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Jose Maria Iriarte
Jose Maria Iriarte

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Mastering Design Patterns in .NET: Beginner-Friendly AI Examples

For quite some time, I've been fascinated by the 23 Gang of Four (GoF) design patterns - powerful concepts applicable to a wide range of application design scenarios. The Gang of Four, namely Erich Gamma, Richard Helm, Ralph Johnson, and John Vlissides, introduced these patterns in their book "Design Patterns: Elements of Reusable Object-Oriented Software."

As a junior .NET developer, I embarked on the journey of learning these patterns using examples from authoritative sources. However, I found many of the existing examples to be excessively intricate for beginners. These examples often tried to demonstrate the patterns in real-world applications, which initially seemed like a great idea.

Unfortunately, the complexity of these real-world contexts often obscured the true purpose and intent of the patterns for newcomers like me. I struggled to distinguish between essential pattern components and specific language-related details.

Thankfully, with the advent of ChatGPT, I discovered an opportunity to co-create beginner-friendly, even real-world beginner-friendly examples. In a GitHub repository, I compiled a .NET Solution comprising various console application projects that leverage the power of AI to teach design patterns in the most effective way possible.

GitHub logo tigerbluejay / GOF-Design-Patterns-Generic-Real-World-Examples-by-AI

This .NET Solution contains 65 Projects demonstrating the GoF Design Patterns with annotated Generic, Real-world, and .NET Specific examples generated by ChatGPT, edited and corrected by me.

GOF Design Patterns

Generic and Real-World Examples by ChatGPT AI

This Solution is a working compilation of the GOF Design Patterns Projects contain anotated generic examples, real world examples and .NET examples or implementations of the patterns.

I asked ChatGPT to rank the patterns in order of complexity for human understanding and it provided the following ranked list which I recommend when reading through and debugging the examples.

  • Singleton
  • Factory Method
  • Observer
  • Strategy
  • Template Method
  • Adapter
  • Decorator
  • Command
  • Proxy
  • Iterator
  • Composite
  • Facade
  • State
  • Bridge
  • Abstract Factory
  • Builder
  • Prototype
  • Mediator
  • Visitor
  • Chain of Responsibility
  • Flyweight
  • Memento
  • Interpreter

Below each pattern I also transcribe here the most common scenarios where they are used.


The Singleton design pattern is used when we need to ensure that only one instance of a class is created throughout the execution of a program. It restricts the instantiation of a class to a single object and…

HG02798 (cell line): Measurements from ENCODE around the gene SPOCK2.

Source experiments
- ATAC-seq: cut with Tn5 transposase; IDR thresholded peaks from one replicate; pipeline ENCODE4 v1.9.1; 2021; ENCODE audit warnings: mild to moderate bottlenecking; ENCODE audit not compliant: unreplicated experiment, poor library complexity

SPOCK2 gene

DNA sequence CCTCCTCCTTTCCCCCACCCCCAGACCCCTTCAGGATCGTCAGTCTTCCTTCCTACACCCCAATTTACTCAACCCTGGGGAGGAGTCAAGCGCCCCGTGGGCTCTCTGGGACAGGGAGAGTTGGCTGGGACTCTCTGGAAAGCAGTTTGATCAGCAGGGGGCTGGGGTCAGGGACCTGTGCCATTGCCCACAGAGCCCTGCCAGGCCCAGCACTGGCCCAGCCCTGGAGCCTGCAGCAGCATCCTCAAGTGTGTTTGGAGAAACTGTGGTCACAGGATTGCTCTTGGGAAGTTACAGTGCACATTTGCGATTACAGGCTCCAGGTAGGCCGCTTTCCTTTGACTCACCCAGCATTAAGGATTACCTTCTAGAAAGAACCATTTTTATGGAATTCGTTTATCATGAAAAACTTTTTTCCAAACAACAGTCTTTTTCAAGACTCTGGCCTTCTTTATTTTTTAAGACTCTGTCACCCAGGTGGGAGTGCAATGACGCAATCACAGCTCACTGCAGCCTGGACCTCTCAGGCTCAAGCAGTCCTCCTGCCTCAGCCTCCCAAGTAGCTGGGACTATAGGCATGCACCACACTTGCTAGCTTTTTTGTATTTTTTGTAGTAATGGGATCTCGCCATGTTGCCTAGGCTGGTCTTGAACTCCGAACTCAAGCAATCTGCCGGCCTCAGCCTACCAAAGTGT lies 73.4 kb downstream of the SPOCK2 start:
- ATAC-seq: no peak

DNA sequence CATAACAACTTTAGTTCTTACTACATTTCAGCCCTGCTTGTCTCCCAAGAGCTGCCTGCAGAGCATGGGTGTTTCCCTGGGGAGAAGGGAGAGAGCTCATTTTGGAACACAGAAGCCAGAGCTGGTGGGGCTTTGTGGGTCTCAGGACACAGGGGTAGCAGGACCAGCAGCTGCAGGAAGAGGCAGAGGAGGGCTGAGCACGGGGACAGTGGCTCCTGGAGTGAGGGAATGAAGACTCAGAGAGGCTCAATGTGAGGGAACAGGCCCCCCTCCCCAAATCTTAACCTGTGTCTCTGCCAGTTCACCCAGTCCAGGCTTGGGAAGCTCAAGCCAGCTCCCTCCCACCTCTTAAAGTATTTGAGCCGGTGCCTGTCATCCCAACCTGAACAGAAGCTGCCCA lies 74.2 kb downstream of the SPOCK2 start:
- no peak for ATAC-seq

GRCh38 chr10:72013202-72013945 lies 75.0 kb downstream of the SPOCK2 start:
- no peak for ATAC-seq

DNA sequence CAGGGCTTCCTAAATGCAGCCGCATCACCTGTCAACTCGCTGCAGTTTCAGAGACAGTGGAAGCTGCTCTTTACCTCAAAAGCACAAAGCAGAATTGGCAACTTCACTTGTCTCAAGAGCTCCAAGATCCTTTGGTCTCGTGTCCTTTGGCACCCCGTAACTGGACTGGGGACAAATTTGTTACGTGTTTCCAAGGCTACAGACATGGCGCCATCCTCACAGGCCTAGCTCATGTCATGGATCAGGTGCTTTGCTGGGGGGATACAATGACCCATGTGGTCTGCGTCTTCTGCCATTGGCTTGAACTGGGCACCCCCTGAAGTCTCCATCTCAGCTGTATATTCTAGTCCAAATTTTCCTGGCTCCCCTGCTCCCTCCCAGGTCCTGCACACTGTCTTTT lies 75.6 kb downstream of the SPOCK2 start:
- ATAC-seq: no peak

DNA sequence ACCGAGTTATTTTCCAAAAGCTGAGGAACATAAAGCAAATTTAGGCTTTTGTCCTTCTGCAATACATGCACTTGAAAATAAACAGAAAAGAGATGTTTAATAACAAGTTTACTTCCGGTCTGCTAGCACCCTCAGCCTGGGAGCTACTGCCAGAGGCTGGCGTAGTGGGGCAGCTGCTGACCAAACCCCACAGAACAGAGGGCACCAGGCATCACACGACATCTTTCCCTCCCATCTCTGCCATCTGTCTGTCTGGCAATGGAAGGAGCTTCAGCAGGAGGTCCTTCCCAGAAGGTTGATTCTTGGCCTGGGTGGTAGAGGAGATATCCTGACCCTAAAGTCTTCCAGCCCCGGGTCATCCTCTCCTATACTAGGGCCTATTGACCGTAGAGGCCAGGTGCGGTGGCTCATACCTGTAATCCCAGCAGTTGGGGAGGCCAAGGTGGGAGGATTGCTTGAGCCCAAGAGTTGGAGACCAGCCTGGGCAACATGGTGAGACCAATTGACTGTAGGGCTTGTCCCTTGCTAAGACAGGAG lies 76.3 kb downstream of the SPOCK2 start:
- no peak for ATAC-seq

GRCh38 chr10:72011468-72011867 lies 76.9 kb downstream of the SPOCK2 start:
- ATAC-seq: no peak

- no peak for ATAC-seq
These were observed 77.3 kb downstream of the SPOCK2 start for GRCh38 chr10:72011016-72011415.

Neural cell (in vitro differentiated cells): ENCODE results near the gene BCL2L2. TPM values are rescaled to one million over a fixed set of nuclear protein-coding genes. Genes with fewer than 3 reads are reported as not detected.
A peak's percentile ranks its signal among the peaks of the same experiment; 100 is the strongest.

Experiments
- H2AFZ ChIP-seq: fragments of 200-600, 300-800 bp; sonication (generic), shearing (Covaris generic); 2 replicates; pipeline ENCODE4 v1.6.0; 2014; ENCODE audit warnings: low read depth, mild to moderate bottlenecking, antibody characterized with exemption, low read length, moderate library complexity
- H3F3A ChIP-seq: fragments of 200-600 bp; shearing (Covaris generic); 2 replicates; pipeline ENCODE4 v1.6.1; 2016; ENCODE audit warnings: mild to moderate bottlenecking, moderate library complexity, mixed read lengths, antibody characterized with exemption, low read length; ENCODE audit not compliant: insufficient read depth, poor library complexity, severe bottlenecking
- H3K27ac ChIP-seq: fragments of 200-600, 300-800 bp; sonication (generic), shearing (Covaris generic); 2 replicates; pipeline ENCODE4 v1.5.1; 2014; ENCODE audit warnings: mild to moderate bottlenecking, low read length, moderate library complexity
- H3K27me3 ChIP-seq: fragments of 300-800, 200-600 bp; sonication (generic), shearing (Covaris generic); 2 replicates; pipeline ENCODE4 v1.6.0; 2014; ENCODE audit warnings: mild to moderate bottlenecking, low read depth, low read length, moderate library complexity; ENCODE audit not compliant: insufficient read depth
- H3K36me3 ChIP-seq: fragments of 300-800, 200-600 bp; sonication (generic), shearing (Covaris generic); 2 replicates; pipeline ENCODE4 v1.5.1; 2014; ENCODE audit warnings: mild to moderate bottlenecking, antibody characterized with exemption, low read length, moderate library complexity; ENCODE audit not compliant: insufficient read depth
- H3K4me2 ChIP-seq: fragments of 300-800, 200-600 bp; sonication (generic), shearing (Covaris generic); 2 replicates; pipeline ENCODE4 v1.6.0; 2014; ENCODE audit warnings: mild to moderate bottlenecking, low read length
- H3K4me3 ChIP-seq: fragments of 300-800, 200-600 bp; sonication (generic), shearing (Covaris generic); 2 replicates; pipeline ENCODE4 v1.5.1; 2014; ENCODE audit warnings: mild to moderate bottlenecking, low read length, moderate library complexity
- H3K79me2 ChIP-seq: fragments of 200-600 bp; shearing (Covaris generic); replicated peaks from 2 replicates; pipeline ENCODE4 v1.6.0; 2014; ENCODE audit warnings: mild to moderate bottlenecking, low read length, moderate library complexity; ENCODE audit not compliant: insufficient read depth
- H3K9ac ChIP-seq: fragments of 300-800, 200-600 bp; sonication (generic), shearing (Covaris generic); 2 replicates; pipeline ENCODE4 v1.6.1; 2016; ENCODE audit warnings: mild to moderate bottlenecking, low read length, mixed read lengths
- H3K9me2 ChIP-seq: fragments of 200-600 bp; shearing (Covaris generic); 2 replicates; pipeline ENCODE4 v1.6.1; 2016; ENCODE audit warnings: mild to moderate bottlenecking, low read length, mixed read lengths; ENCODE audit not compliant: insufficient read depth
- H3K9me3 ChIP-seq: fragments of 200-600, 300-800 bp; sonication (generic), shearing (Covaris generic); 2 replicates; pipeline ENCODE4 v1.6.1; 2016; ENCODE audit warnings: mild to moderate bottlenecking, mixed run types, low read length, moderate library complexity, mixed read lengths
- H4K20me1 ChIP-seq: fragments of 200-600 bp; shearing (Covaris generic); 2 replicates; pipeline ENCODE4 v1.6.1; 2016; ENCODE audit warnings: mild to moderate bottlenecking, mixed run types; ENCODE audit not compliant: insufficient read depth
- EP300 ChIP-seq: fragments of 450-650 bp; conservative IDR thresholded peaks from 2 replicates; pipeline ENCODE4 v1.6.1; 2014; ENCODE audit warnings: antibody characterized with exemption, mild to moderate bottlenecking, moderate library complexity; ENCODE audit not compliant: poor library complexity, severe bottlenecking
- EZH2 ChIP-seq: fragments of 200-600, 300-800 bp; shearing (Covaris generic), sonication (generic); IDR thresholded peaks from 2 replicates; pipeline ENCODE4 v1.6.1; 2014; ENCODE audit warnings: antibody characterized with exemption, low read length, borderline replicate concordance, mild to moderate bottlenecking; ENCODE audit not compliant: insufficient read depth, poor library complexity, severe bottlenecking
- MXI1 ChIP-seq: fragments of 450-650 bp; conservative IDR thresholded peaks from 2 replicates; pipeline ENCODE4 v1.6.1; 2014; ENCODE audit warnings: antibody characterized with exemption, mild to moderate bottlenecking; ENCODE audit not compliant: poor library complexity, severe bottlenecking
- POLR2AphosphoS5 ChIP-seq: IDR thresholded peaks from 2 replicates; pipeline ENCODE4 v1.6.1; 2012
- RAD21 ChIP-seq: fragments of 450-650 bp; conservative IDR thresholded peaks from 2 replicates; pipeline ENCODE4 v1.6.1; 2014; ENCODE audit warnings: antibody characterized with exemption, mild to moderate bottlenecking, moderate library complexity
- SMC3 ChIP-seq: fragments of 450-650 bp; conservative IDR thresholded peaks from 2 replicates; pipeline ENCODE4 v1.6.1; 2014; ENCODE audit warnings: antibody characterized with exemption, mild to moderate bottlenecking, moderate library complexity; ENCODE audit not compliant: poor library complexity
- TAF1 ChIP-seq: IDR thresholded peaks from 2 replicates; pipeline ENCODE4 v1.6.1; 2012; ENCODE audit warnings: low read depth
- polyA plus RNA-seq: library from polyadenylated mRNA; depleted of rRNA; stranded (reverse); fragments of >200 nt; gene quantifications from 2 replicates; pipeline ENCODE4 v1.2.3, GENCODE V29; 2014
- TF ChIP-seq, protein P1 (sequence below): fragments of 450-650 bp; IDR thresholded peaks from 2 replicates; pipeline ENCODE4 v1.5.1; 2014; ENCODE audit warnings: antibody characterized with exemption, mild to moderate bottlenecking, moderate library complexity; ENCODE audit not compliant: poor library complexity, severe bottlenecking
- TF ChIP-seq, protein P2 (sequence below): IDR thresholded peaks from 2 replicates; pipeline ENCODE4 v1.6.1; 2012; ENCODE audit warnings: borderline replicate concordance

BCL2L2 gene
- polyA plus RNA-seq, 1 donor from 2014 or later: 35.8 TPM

To begin, I asked ChatGPT to rank the patterns from easiest to hardest for human developers to comprehend. While the ranking is influenced by each developer's background, I found that ChatGPT did a commendable job organizing the patterns.

In the repo's readme file, you'll find the six most common scenarios for each of the patterns, and the ranking of the patterns themselves. Note that inside the .NET solution the patterns are numbered in order of difficulty also, from easiest to hardest to learn. Following this order will make the learning transition smooth.

Design Patterns Ranked

Within the solution, you'll find AI-generated examples. However, I had to meticulously edit many of them since ChatGPT didn't always get the code right on the first attempt (and sometimes required specific targeting to generate accurate code). Additionally, I provided annotations to clarify the purpose, function, and syntax of these examples.

The Patterns in Solution Explorer

Each pattern begins with a generic example named after the pattern itself (e.g., "Decorator" for the Decorator pattern). After that, there's a real-world example, which can either be a context-specific .NET application or an enriched implementation of the generic example with some variations. Moreover, with the exception of the first four patterns, each pattern includes a .NET example demonstrating its application in a real-world .NET scenario. These .NET examples are more complex than the generic ones and often represent a step up from the real-world examples.

For optimal learning, I recommend following the numbered order of the patterns and starting with the generic example, along with its annotations. Next, explore the Real World example, also with annotations, and finally, delve into the .NET application example, which may have additional annotations as well.

Solution Explorer - Open Folders

By following this approach, I believe you'll gain a thorough understanding of these design patterns and their practical applications in .NET development. Happy learning!

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